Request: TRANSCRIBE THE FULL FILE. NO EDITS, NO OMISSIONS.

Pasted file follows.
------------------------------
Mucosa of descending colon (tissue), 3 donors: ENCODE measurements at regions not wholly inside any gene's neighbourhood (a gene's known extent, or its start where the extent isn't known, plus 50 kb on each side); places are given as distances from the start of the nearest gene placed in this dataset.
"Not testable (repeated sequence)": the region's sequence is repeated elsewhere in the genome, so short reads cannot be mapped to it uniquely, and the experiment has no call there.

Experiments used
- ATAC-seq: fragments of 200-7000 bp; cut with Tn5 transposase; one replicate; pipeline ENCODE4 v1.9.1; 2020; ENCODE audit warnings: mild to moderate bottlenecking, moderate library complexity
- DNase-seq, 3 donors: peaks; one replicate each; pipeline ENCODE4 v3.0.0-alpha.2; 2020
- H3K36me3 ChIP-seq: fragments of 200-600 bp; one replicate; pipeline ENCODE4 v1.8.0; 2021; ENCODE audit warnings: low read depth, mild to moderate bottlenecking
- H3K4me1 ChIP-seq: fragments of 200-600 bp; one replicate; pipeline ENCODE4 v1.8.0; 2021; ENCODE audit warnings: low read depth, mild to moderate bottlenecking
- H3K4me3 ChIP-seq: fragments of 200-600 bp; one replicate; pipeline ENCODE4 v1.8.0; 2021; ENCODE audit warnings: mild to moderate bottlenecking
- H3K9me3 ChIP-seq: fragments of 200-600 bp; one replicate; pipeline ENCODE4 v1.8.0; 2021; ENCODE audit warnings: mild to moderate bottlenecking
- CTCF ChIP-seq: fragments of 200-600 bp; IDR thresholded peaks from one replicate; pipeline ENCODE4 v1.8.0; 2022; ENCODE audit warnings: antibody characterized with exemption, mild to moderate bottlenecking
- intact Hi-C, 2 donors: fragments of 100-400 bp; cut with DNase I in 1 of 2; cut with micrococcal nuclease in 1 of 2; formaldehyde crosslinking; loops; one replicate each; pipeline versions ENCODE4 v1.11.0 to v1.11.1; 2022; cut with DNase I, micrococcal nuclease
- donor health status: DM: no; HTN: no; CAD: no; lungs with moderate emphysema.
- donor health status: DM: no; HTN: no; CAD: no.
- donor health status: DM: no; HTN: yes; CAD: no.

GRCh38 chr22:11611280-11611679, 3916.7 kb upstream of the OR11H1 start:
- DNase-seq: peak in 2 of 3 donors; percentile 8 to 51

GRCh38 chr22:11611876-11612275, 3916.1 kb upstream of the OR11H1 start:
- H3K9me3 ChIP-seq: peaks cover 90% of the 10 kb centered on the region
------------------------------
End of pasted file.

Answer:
Mucosa of descending colon (tissue), 3 donors: ENCODE measurements at regions not wholly inside any gene's neighbourhood (a gene's known extent, or its start where the extent isn't known, plus 50 kb on each side); places are given as distances from the start of the nearest gene placed in this dataset.
"Not testable (repeated sequence)": the region's sequence is repeated elsewhere in the genome, so short reads cannot be mapped to it uniquely, and the experiment has no call there.

Experiments used
- ATAC-seq: fragments of 200-7000 bp; cut with Tn5 transposase; one replicate; pipeline ENCODE4 v1.9.1; 2020; ENCODE audit warnings: mild to moderate bottlenecking, moderate library complexity
- DNase-seq, 3 donors: peaks; one replicate each; pipeline ENCODE4 v3.0.0-alpha.2; 2020
- H3K36me3 ChIP-seq: fragments of 200-600 bp; one replicate; pipeline ENCODE4 v1.8.0; 2021; ENCODE audit warnings: low read depth, mild to moderate bottlenecking
- H3K4me1 ChIP-seq: fragments of 200-600 bp; one replicate; pipeline ENCODE4 v1.8.0; 2021; ENCODE audit warnings: low read depth, mild to moderate bottlenecking
- H3K4me3 ChIP-seq: fragments of 200-600 bp; one replicate; pipeline ENCODE4 v1.8.0; 2021; ENCODE audit warnings: mild to moderate bottlenecking
- H3K9me3 ChIP-seq: fragments of 200-600 bp; one replicate; pipeline ENCODE4 v1.8.0; 2021; ENCODE audit warnings: mild to moderate bottlenecking
- CTCF ChIP-seq: fragments of 200-600 bp; IDR thresholded peaks from one replicate; pipeline ENCODE4 v1.8.0; 2022; ENCODE audit warnings: antibody characterized with exemption, mild to moderate bottlenecking
- intact Hi-C, 2 donors: fragments of 100-400 bp; cut with DNase I in 1 of 2; cut with micrococcal nuclease in 1 of 2; formaldehyde crosslinking; loops; one replicate each; pipeline versions ENCODE4 v1.11.0 to v1.11.1; 2022; cut with DNase I, micrococcal nuclease
- donor health status: DM: no; HTN: no; CAD: no; lungs with moderate emphysema.
- donor health status: DM: no; HTN: no; CAD: no.
- donor health status: DM: no; HTN: yes; CAD: no.

GRCh38 chr22:11611280-11611679, 3916.7 kb upstream of the OR11H1 start:
- DNase-seq: peak in 2 of 3 donors; percentile 8 to 51

GRCh38 chr22:11611876-11612275, 3916.1 kb upstream of the OR11H1 start:
- H3K9me3 ChIP-seq: peaks cover 90% of the 10 kb centered on the region